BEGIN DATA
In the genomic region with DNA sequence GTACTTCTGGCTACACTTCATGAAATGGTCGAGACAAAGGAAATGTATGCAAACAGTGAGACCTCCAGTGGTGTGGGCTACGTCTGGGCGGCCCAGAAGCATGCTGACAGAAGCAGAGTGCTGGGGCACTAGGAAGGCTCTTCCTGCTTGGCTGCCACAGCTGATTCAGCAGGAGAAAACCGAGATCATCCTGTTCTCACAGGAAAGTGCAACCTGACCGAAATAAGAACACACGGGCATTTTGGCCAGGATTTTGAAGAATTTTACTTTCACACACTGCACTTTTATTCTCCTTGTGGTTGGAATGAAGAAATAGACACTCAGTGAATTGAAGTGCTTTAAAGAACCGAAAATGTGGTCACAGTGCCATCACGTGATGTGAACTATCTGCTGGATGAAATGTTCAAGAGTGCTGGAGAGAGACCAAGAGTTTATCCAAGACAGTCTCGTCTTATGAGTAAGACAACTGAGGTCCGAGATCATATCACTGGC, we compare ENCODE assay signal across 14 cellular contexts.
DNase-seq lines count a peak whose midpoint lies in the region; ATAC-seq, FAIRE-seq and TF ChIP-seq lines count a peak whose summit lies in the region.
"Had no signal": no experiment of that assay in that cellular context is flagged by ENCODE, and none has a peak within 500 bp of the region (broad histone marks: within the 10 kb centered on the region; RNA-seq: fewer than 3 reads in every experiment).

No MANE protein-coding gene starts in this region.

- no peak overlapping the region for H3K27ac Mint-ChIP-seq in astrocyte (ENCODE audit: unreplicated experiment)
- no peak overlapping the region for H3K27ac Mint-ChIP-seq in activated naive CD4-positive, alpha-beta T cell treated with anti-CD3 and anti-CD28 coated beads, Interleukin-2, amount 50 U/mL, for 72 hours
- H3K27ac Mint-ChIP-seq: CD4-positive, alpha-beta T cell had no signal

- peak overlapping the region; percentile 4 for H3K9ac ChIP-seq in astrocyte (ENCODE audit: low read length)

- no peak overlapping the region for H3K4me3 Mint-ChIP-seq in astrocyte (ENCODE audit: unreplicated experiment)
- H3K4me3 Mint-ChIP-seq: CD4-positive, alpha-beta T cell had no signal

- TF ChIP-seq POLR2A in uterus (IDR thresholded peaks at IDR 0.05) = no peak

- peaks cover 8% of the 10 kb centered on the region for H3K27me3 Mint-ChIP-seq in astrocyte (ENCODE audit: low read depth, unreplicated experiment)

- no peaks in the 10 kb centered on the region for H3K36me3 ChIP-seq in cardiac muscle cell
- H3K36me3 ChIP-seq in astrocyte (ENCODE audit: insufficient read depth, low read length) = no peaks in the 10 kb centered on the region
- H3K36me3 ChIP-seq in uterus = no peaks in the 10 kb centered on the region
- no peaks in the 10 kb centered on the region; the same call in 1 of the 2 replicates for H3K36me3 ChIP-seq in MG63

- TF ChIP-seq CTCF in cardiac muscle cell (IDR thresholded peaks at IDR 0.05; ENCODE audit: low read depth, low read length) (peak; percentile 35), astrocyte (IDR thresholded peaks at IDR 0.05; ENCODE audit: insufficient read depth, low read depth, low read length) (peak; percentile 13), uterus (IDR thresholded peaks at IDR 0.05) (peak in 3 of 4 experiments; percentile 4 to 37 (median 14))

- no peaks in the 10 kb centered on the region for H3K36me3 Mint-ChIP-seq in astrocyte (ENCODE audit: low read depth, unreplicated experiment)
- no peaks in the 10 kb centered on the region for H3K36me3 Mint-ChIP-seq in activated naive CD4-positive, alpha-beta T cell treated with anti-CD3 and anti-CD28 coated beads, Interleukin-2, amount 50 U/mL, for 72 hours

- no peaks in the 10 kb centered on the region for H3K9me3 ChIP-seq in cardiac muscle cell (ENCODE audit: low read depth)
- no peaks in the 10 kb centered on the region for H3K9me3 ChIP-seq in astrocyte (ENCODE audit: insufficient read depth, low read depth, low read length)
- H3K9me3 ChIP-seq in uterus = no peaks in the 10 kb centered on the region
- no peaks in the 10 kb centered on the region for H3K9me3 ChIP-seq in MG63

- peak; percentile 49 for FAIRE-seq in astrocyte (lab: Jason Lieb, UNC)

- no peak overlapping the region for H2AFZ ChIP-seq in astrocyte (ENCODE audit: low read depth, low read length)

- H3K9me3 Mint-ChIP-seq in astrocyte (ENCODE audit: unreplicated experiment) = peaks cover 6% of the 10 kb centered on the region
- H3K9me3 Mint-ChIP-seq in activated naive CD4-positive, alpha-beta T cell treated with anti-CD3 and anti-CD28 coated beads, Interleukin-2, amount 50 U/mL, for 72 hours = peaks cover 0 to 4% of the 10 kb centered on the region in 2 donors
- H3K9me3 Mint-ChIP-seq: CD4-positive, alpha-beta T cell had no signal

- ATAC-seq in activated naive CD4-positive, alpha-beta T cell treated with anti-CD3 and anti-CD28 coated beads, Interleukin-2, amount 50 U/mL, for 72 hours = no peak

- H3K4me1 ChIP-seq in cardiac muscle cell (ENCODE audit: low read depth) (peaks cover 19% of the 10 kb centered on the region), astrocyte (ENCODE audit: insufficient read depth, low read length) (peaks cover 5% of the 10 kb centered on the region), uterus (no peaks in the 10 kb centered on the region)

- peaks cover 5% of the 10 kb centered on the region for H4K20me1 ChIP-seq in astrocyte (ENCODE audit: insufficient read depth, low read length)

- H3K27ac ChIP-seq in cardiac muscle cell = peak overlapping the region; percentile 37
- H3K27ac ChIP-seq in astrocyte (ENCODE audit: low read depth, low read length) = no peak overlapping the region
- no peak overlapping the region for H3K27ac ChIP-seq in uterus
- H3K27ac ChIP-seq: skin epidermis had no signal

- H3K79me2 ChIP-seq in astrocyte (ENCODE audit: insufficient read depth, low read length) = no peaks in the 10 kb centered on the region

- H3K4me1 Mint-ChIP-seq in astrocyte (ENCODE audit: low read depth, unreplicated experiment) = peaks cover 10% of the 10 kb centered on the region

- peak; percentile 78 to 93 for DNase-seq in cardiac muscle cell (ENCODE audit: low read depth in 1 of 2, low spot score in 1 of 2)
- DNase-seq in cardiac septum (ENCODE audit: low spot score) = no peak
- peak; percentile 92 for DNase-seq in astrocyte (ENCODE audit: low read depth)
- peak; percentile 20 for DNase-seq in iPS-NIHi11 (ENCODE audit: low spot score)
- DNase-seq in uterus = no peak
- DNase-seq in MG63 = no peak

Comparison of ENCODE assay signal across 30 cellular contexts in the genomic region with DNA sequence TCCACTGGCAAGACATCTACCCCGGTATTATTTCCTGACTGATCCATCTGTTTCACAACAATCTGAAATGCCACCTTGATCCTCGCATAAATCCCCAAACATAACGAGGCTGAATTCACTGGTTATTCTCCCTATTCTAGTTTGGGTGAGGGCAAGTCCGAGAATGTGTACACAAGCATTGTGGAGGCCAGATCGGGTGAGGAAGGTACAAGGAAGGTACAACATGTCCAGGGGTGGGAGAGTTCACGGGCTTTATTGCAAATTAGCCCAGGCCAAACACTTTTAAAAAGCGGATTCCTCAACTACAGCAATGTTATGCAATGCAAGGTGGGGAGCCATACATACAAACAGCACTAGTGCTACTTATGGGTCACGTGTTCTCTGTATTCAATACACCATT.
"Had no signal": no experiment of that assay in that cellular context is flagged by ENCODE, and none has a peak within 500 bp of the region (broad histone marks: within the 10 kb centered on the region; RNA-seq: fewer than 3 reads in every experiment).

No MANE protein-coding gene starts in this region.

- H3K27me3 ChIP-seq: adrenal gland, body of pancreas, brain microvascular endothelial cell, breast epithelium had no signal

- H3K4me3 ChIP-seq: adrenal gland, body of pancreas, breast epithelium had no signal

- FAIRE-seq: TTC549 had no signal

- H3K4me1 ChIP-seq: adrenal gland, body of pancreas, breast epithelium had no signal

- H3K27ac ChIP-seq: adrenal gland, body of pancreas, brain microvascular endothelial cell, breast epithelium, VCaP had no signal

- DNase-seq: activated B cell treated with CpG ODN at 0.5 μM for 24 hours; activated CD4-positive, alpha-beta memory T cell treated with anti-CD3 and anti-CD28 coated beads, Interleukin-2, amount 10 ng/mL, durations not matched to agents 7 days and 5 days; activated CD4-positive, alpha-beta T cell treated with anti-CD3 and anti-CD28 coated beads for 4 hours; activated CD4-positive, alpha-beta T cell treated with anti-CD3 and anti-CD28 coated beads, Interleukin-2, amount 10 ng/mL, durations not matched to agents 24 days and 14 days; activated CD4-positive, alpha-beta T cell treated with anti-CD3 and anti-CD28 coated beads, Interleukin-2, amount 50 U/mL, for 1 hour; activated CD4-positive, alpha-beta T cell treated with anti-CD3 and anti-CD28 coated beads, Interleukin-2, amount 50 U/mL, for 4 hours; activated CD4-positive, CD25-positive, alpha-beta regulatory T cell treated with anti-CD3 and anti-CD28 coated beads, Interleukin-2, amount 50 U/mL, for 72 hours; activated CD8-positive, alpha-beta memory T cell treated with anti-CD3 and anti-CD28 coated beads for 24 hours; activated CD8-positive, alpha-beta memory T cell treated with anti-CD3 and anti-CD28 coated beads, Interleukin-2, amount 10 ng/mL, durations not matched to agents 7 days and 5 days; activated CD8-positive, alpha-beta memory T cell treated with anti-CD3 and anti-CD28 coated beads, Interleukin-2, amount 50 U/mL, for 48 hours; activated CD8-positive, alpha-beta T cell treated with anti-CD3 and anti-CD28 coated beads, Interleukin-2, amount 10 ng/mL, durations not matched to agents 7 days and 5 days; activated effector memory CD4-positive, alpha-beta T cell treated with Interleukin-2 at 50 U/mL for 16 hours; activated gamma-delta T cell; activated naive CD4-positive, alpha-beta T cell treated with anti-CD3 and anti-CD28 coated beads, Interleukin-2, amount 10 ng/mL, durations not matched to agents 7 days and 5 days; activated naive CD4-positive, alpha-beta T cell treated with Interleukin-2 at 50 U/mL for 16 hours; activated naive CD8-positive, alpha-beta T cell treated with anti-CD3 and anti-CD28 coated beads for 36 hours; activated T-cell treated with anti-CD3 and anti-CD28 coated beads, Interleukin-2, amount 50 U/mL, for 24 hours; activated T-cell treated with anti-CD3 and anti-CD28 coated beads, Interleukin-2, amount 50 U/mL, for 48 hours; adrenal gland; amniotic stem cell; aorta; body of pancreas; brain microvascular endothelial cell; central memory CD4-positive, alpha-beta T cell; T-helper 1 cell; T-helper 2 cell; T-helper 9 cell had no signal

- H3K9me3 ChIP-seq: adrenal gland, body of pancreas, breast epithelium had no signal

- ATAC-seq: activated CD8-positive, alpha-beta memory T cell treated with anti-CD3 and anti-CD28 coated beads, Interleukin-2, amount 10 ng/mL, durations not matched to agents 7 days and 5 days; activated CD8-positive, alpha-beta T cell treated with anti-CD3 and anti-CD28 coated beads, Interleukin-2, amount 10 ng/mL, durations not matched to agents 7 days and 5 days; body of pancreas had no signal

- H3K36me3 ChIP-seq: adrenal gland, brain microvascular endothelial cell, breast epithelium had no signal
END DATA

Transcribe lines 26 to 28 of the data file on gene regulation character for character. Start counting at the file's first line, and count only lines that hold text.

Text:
- H3K9me3 Mint-ChIP-seq in astrocyte (ENCODE audit: unreplicated experiment) = peaks cover 6% of the 10 kb centered on the region
- H3K9me3 Mint-ChIP-seq in activated naive CD4-positive, alpha-beta T cell treated with anti-CD3 and anti-CD28 coated beads, Interleukin-2, amount 50 U/mL, for 72 hours = peaks cover 0 to 4% of the 10 kb centered on the region in 2 donors
- H3K9me3 Mint-ChIP-seq: CD4-positive, alpha-beta T cell had no signal